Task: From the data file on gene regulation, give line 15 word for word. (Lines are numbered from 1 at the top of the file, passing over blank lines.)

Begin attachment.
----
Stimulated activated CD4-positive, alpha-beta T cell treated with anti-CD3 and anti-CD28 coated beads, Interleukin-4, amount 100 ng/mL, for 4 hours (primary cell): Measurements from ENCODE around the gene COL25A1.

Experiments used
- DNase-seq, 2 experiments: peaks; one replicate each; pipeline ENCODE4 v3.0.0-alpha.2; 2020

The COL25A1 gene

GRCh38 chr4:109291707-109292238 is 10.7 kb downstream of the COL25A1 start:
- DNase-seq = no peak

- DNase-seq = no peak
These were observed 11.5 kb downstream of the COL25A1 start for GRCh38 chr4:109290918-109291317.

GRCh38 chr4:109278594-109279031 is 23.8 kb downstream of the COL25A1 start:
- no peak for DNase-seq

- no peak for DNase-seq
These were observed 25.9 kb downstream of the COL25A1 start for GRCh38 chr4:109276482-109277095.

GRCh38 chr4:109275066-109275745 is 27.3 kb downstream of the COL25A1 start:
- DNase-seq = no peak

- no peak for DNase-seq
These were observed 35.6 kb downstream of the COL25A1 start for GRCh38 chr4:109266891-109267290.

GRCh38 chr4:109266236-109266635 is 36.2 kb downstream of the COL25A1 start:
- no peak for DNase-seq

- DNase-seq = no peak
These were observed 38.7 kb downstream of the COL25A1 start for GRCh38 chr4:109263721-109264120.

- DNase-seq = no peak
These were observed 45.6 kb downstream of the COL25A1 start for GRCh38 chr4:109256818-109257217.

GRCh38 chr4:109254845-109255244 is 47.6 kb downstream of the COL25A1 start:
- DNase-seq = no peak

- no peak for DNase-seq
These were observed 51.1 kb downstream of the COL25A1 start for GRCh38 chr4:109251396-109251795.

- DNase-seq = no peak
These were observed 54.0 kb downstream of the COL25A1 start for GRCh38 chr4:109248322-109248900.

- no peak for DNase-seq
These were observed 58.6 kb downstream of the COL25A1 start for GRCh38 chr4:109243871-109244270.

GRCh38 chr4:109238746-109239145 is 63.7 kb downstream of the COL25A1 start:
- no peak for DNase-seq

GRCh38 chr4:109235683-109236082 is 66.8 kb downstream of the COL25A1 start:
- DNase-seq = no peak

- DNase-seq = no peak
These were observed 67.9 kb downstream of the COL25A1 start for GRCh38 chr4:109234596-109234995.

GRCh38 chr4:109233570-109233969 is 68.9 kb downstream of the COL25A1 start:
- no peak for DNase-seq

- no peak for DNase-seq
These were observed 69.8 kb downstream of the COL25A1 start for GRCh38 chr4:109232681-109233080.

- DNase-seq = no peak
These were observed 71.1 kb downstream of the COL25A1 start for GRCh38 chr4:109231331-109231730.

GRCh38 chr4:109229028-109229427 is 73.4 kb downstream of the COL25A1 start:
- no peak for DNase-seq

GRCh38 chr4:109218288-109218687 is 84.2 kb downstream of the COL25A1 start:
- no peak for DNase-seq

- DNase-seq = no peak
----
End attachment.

- no peak for DNase-seq